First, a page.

crossfade loops


    Jan 21 2012 | 10:50 am
    I want to crossfade loops and wondered how you guys do this.
    So far I figured out how to do ducking, but I would like a crossfade instead.
    Because, of course, it's smoother.
    And I have found a way to do it, but it isn't a fancy way.
    So yeah, anyone?

    • Jan 21 2012 | 11:31 am
      I suppose it depends on what your definition of 'fancy' is....
      Brendan
    • Jan 23 2012 | 3:14 pm
      Actually I meant the patch below.
      I searched the forums a bit more thoroughly and found something that helped.
    • Jan 23 2012 | 3:57 pm
      nice one
    • Jan 23 2012 | 4:17 pm
      and here's a 'reductive' version using [trapezoid~] -> [sinx~] for crossfade time. Pretty much does exactly what the crossfade buffer does, but easier for a n00b like me to understand!
      Brendan
    • Jan 23 2012 | 4:59 pm
    • Jan 23 2012 | 5:27 pm
      edit:
      [trapezoid~ 0.1 0.9] -->
      [*~ 1.5] -->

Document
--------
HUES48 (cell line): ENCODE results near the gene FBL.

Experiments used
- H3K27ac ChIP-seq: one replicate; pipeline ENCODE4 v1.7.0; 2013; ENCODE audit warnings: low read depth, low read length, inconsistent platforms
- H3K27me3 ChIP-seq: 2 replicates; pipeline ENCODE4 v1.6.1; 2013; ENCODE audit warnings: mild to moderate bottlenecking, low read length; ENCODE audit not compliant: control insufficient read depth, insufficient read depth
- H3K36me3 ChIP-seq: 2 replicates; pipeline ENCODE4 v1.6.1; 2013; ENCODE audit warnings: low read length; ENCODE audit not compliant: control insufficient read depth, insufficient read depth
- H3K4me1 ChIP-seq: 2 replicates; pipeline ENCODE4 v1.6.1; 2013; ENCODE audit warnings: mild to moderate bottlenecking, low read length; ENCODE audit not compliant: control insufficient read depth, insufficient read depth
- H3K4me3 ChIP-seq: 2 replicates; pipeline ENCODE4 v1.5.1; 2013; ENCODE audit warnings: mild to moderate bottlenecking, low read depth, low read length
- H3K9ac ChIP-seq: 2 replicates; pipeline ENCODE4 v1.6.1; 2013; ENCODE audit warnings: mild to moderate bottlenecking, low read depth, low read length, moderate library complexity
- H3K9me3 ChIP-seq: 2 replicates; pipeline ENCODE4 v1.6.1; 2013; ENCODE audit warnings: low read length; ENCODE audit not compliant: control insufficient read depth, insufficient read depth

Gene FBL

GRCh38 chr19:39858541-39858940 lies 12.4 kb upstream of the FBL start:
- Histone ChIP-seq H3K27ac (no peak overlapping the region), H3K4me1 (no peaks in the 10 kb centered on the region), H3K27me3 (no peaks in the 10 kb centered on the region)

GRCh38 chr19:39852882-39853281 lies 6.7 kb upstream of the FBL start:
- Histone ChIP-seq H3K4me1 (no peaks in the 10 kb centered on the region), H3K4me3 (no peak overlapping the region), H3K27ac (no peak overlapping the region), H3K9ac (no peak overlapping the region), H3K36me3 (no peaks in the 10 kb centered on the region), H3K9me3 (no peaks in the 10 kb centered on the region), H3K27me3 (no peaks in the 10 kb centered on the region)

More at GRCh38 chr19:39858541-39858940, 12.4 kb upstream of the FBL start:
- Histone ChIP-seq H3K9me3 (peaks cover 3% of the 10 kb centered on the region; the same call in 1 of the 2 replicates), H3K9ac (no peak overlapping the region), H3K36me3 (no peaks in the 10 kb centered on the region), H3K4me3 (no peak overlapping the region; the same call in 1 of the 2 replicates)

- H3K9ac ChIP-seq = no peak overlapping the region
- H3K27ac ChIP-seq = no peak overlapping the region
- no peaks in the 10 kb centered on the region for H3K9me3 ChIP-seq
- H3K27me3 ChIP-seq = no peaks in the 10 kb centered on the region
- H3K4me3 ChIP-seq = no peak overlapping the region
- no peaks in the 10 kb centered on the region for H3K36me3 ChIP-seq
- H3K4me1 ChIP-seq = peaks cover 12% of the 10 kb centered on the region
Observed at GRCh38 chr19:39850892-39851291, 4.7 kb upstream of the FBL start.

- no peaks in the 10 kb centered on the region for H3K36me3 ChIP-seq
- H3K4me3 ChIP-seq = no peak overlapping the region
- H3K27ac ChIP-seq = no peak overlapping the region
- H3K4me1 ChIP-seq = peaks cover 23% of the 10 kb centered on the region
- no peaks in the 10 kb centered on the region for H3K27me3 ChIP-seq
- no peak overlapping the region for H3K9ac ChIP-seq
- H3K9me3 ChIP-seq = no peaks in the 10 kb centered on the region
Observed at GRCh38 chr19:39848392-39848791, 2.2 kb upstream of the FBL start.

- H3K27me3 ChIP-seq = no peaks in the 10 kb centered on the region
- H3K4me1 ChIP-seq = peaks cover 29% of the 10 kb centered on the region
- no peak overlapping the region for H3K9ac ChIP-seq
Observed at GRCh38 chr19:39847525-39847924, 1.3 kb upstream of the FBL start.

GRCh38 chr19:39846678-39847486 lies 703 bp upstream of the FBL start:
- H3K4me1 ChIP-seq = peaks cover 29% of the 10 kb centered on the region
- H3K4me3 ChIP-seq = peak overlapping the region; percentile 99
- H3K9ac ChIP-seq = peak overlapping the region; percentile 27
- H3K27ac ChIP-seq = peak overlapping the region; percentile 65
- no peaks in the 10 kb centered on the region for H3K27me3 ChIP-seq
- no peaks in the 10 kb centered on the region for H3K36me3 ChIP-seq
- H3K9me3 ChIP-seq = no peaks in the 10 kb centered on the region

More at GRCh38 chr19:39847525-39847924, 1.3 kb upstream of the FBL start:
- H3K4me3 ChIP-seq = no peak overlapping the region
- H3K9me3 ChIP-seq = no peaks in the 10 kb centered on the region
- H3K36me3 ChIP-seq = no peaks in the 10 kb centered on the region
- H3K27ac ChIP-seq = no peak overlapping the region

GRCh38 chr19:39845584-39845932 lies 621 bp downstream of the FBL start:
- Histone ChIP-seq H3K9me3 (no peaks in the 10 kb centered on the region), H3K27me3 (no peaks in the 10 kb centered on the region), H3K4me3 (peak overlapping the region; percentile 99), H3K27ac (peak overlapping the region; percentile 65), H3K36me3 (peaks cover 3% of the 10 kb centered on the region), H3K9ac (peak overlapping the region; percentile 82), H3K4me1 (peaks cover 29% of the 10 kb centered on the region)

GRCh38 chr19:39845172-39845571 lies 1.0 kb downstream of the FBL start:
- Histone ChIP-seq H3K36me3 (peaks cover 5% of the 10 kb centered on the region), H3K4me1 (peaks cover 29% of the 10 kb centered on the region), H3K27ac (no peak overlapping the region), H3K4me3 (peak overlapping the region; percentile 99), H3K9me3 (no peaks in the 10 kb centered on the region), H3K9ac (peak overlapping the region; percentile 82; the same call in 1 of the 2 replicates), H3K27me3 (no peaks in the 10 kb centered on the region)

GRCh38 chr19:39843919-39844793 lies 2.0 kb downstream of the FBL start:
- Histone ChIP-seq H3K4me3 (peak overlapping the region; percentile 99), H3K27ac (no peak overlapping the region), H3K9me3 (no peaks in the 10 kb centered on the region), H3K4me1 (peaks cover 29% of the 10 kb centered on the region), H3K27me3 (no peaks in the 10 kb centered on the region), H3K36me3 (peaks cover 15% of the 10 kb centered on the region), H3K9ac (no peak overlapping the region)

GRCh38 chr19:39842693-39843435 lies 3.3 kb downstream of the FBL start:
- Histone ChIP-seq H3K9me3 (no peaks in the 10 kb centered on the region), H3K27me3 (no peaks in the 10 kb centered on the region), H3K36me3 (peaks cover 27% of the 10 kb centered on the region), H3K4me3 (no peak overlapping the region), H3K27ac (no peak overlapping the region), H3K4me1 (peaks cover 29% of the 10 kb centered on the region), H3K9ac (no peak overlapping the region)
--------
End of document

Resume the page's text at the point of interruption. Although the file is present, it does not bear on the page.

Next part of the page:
[sinx~]
    • Jan 23 2012 | 5:34 pm
      I see.
      But actually, I think trapezoid doesn't make a crossfade.
      In my first example you see one player fades out and the other fades in.
      I don't see the same thing with the trapezoid example.
    • Jan 23 2012 | 6:35 pm
      Are you sure?
    • Jan 23 2012 | 7:37 pm
      Yeah, I'm sure.
      The trick is the phasor goes from 0 to 2 in this case.
      When the phasor's value is bigger than 0 it triggers a fade-in
      and when its value is bigger than 1 it triggers a fade-out.
      So unfortunately trapezoid~ won't work, I guess.
      Which is a shame, because to me it looked a lot cleaner.
    • Jan 23 2012 | 9:08 pm
      Sorry Dave
      I have to put my hands up - the [cycle~] phase inlet wraparound theory is a bit beyond me I'm afraid, but I take your point.
      Best
      Brendan
    • Jan 23 2012 | 11:09 pm
      Well,
      The phasor going into [cycle~] is going from 0 to 1, so it doesn't have to wrap around.
      However the phasor going into [play~] is going from 0 to 2.
      This way we can read the buffer from 0-1100ms.
      And when one [play] reaches a 1000ms, the other [play~] starts at 0ms.